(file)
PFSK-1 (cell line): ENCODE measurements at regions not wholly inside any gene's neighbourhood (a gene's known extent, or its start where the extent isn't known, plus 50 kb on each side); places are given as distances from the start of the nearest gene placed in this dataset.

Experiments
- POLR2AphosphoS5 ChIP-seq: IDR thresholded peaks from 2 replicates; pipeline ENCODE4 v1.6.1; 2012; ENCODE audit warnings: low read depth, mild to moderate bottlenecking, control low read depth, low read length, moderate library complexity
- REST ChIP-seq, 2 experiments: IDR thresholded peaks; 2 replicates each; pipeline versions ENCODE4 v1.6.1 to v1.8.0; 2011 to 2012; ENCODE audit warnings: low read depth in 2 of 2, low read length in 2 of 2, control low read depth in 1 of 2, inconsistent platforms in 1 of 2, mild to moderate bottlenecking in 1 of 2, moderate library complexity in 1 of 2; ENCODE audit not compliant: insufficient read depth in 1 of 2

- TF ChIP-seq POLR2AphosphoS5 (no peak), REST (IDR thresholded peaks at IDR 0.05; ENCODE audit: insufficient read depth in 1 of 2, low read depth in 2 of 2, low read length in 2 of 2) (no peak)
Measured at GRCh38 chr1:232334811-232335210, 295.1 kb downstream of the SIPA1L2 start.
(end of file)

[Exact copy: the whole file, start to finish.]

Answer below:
PFSK-1 (cell line): ENCODE measurements at regions not wholly inside any gene's neighbourhood (a gene's known extent, or its start where the extent isn't known, plus 50 kb on each side); places are given as distances from the start of the nearest gene placed in this dataset.

Experiments
- POLR2AphosphoS5 ChIP-seq: IDR thresholded peaks from 2 replicates; pipeline ENCODE4 v1.6.1; 2012; ENCODE audit warnings: low read depth, mild to moderate bottlenecking, control low read depth, low read length, moderate library complexity
- REST ChIP-seq, 2 experiments: IDR thresholded peaks; 2 replicates each; pipeline versions ENCODE4 v1.6.1 to v1.8.0; 2011 to 2012; ENCODE audit warnings: low read depth in 2 of 2, low read length in 2 of 2, control low read depth in 1 of 2, inconsistent platforms in 1 of 2, mild to moderate bottlenecking in 1 of 2, moderate library complexity in 1 of 2; ENCODE audit not compliant: insufficient read depth in 1 of 2

- TF ChIP-seq POLR2AphosphoS5 (no peak), REST (IDR thresholded peaks at IDR 0.05; ENCODE audit: insufficient read depth in 1 of 2, low read depth in 2 of 2, low read length in 2 of 2) (no peak)
Measured at GRCh38 chr1:232334811-232335210, 295.1 kb downstream of the SIPA1L2 start.